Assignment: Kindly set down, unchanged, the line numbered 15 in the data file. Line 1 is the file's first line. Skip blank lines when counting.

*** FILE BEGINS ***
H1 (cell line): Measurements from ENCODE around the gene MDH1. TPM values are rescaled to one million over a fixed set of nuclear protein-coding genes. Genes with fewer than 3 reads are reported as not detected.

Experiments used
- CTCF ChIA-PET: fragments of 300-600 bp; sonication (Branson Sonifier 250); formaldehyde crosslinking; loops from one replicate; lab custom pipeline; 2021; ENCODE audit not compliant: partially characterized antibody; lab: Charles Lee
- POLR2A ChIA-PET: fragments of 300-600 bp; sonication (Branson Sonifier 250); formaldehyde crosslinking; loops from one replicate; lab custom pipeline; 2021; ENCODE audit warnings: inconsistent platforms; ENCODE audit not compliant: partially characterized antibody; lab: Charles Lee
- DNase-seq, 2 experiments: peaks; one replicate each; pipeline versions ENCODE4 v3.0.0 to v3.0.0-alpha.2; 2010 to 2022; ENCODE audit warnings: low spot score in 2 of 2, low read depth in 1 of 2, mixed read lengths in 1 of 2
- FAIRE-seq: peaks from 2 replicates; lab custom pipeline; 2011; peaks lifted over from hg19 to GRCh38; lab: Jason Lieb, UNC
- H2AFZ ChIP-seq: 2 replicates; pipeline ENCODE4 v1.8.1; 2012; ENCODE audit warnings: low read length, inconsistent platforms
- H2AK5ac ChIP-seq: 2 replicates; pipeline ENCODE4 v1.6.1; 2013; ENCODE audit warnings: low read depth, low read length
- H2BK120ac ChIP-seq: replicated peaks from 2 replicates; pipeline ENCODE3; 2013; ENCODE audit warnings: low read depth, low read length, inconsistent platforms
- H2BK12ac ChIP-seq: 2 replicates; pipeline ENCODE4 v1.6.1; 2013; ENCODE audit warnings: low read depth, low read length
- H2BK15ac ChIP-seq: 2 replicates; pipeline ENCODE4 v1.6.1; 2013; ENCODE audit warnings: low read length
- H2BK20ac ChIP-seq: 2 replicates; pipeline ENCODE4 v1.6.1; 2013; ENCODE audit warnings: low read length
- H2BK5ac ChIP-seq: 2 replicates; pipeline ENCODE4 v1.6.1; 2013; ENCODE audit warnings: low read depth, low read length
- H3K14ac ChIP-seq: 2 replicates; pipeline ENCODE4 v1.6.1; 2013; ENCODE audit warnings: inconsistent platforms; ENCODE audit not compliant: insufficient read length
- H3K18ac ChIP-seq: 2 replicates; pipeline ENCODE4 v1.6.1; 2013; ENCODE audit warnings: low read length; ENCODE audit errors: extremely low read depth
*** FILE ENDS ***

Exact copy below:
- H3K18ac ChIP-seq: 2 replicates; pipeline ENCODE4 v1.6.1; 2013; ENCODE audit warnings: low read length; ENCODE audit errors: extremely low read depth